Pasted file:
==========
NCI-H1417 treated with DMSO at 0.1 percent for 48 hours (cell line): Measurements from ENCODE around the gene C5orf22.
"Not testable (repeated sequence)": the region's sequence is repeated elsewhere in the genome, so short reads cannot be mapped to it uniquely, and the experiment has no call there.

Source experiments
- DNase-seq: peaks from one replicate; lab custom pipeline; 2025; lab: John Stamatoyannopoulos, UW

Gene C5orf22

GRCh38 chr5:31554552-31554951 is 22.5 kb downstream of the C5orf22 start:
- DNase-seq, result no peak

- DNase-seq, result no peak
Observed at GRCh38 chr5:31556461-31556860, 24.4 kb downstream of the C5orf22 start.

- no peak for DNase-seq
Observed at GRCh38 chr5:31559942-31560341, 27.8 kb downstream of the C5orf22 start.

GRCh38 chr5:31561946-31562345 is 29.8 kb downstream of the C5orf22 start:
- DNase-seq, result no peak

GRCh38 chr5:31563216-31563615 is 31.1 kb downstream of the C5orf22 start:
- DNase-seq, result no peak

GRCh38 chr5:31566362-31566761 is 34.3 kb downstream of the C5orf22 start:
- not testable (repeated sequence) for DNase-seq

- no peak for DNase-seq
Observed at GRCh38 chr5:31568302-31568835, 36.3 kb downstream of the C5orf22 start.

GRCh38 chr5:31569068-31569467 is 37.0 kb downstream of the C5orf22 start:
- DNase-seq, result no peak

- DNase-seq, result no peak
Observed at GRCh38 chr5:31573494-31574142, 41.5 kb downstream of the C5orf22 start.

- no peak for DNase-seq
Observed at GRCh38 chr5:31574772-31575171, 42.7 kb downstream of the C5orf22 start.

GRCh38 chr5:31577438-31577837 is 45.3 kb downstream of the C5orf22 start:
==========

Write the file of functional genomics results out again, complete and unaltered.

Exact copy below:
NCI-H1417 treated with DMSO at 0.1 percent for 48 hours (cell line): Measurements from ENCODE around the gene C5orf22.
"Not testable (repeated sequence)": the region's sequence is repeated elsewhere in the genome, so short reads cannot be mapped to it uniquely, and the experiment has no call there.

Source experiments
- DNase-seq: peaks from one replicate; lab custom pipeline; 2025; lab: John Stamatoyannopoulos, UW

Gene C5orf22

GRCh38 chr5:31554552-31554951 is 22.5 kb downstream of the C5orf22 start:
- DNase-seq, result no peak

- DNase-seq, result no peak
Observed at GRCh38 chr5:31556461-31556860, 24.4 kb downstream of the C5orf22 start.

- no peak for DNase-seq
Observed at GRCh38 chr5:31559942-31560341, 27.8 kb downstream of the C5orf22 start.

GRCh38 chr5:31561946-31562345 is 29.8 kb downstream of the C5orf22 start:
- DNase-seq, result no peak

GRCh38 chr5:31563216-31563615 is 31.1 kb downstream of the C5orf22 start:
- DNase-seq, result no peak

GRCh38 chr5:31566362-31566761 is 34.3 kb downstream of the C5orf22 start:
- not testable (repeated sequence) for DNase-seq

- no peak for DNase-seq
Observed at GRCh38 chr5:31568302-31568835, 36.3 kb downstream of the C5orf22 start.

GRCh38 chr5:31569068-31569467 is 37.0 kb downstream of the C5orf22 start:
- DNase-seq, result no peak

- DNase-seq, result no peak
Observed at GRCh38 chr5:31573494-31574142, 41.5 kb downstream of the C5orf22 start.

- no peak for DNase-seq
Observed at GRCh38 chr5:31574772-31575171, 42.7 kb downstream of the C5orf22 start.

GRCh38 chr5:31577438-31577837 is 45.3 kb downstream of the C5orf22 start: